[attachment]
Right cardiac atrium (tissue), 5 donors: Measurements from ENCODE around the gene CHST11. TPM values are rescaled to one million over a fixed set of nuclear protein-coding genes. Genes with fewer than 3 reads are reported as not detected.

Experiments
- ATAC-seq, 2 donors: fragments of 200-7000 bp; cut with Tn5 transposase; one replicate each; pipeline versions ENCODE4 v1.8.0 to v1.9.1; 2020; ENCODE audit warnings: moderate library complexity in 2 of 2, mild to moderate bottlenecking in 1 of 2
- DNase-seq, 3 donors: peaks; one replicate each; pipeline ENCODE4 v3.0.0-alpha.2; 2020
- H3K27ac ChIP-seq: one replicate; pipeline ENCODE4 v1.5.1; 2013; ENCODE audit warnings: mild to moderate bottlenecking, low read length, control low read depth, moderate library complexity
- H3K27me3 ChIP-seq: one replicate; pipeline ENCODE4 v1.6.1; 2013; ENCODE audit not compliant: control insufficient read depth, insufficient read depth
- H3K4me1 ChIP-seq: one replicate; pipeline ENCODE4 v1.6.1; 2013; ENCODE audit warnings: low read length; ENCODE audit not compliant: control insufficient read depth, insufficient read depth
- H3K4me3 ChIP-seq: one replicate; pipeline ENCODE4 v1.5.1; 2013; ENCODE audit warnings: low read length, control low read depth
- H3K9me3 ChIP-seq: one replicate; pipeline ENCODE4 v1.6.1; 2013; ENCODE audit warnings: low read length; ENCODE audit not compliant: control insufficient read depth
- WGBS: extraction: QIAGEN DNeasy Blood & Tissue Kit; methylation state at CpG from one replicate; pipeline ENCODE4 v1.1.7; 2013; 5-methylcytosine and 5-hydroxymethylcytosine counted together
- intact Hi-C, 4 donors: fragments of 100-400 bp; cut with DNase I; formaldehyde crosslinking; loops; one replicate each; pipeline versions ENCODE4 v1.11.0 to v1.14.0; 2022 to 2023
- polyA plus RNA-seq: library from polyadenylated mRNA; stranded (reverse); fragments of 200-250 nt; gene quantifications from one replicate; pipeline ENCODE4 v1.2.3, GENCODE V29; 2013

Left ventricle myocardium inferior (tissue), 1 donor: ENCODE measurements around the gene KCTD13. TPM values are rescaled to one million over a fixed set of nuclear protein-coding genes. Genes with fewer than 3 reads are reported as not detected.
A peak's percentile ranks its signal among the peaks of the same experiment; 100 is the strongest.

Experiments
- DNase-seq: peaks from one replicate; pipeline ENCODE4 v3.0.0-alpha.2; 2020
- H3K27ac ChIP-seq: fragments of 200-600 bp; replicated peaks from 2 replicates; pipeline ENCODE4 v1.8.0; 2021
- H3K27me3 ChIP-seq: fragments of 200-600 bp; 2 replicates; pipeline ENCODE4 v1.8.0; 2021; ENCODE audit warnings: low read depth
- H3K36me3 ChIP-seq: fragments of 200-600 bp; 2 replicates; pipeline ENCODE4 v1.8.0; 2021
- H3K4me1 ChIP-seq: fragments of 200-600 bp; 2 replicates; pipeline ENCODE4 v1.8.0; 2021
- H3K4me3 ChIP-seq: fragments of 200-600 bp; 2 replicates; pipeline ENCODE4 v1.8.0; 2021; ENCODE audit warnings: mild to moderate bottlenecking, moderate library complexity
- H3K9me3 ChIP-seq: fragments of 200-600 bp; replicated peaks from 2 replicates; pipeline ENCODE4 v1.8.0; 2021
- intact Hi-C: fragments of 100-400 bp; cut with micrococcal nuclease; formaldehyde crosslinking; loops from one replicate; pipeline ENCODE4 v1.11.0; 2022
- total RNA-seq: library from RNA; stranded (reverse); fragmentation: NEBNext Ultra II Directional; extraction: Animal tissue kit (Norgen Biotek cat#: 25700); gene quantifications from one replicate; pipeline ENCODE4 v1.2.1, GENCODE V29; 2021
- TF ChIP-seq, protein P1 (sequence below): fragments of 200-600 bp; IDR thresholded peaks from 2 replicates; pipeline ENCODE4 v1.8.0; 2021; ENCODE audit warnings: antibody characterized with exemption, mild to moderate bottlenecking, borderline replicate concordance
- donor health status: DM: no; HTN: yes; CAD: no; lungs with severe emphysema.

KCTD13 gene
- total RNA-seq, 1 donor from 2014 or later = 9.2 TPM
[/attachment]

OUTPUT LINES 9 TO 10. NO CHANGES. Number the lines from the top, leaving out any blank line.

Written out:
- H3K9me3 ChIP-seq: one replicate; pipeline ENCODE4 v1.6.1; 2013; ENCODE audit warnings: low read length; ENCODE audit not compliant: control insufficient read depth
- WGBS: extraction: QIAGEN DNeasy Blood & Tissue Kit; methylation state at CpG from one replicate; pipeline ENCODE4 v1.1.7; 2013; 5-methylcytosine and 5-hydroxymethylcytosine counted together